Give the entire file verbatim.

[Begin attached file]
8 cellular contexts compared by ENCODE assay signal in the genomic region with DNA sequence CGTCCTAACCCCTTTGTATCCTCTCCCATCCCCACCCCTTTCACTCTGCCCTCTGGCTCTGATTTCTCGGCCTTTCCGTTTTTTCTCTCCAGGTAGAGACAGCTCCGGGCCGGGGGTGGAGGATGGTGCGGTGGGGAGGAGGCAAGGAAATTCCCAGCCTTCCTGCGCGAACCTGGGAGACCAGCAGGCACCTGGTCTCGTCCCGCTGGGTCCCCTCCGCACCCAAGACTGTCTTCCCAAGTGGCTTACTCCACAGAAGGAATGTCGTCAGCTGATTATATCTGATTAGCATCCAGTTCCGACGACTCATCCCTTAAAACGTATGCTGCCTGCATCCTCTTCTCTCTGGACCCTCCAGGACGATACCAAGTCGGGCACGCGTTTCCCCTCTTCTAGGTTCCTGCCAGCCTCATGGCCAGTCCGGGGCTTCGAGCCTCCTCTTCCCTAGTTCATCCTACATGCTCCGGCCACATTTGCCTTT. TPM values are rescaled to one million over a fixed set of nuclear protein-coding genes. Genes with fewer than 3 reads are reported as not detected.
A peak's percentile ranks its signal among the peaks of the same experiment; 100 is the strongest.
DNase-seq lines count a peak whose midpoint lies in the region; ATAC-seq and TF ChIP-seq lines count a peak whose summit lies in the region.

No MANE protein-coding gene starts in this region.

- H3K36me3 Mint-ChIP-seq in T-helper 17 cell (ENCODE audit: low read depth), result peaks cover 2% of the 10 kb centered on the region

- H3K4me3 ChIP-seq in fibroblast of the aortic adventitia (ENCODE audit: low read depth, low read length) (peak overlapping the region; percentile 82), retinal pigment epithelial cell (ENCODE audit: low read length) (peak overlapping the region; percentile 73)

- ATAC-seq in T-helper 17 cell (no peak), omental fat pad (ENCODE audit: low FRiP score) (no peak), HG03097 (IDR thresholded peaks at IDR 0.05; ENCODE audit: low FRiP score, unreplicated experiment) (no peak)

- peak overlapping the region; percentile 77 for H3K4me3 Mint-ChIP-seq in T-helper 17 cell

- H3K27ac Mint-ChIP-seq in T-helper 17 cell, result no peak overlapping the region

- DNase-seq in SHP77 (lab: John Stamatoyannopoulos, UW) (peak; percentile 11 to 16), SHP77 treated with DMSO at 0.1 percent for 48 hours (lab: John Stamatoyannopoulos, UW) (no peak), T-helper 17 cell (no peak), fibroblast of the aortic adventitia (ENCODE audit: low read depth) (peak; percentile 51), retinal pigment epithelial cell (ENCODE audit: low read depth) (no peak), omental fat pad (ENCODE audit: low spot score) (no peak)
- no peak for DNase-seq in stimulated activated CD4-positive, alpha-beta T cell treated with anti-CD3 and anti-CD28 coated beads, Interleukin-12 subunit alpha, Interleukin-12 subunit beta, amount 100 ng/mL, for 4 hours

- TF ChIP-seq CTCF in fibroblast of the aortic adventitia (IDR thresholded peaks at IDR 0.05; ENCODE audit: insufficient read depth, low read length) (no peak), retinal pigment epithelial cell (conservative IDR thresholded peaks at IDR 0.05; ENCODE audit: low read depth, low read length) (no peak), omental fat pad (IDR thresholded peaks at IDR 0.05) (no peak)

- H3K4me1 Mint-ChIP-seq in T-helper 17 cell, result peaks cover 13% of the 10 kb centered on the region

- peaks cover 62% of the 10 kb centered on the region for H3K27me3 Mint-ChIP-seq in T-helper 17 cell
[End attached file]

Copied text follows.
8 cellular contexts compared by ENCODE assay signal in the genomic region with DNA sequence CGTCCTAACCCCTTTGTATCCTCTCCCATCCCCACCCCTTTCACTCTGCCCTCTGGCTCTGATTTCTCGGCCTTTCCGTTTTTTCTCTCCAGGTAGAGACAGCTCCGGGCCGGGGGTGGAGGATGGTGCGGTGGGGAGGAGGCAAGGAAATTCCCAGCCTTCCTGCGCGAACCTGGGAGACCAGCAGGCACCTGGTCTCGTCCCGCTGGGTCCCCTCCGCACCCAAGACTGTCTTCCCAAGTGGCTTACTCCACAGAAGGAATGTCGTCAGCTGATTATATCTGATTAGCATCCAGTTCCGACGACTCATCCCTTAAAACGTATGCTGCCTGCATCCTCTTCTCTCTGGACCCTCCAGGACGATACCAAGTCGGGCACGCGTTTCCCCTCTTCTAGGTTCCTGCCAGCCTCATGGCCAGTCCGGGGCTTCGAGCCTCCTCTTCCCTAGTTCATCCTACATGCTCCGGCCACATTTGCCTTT. TPM values are rescaled to one million over a fixed set of nuclear protein-coding genes. Genes with fewer than 3 reads are reported as not detected.
A peak's percentile ranks its signal among the peaks of the same experiment; 100 is the strongest.
DNase-seq lines count a peak whose midpoint lies in the region; ATAC-seq and TF ChIP-seq lines count a peak whose summit lies in the region.

No MANE protein-coding gene starts in this region.

- H3K36me3 Mint-ChIP-seq in T-helper 17 cell (ENCODE audit: low read depth), result peaks cover 2% of the 10 kb centered on the region

- H3K4me3 ChIP-seq in fibroblast of the aortic adventitia (ENCODE audit: low read depth, low read length) (peak overlapping the region; percentile 82), retinal pigment epithelial cell (ENCODE audit: low read length) (peak overlapping the region; percentile 73)

- ATAC-seq in T-helper 17 cell (no peak), omental fat pad (ENCODE audit: low FRiP score) (no peak), HG03097 (IDR thresholded peaks at IDR 0.05; ENCODE audit: low FRiP score, unreplicated experiment) (no peak)

- peak overlapping the region; percentile 77 for H3K4me3 Mint-ChIP-seq in T-helper 17 cell

- H3K27ac Mint-ChIP-seq in T-helper 17 cell, result no peak overlapping the region

- DNase-seq in SHP77 (lab: John Stamatoyannopoulos, UW) (peak; percentile 11 to 16), SHP77 treated with DMSO at 0.1 percent for 48 hours (lab: John Stamatoyannopoulos, UW) (no peak), T-helper 17 cell (no peak), fibroblast of the aortic adventitia (ENCODE audit: low read depth) (peak; percentile 51), retinal pigment epithelial cell (ENCODE audit: low read depth) (no peak), omental fat pad (ENCODE audit: low spot score) (no peak)
- no peak for DNase-seq in stimulated activated CD4-positive, alpha-beta T cell treated with anti-CD3 and anti-CD28 coated beads, Interleukin-12 subunit alpha, Interleukin-12 subunit beta, amount 100 ng/mL, for 4 hours

- TF ChIP-seq CTCF in fibroblast of the aortic adventitia (IDR thresholded peaks at IDR 0.05; ENCODE audit: insufficient read depth, low read length) (no peak), retinal pigment epithelial cell (conservative IDR thresholded peaks at IDR 0.05; ENCODE audit: low read depth, low read length) (no peak), omental fat pad (IDR thresholded peaks at IDR 0.05) (no peak)

- H3K4me1 Mint-ChIP-seq in T-helper 17 cell, result peaks cover 13% of the 10 kb centered on the region

- peaks cover 62% of the 10 kb centered on the region for H3K27me3 Mint-ChIP-seq in T-helper 17 cell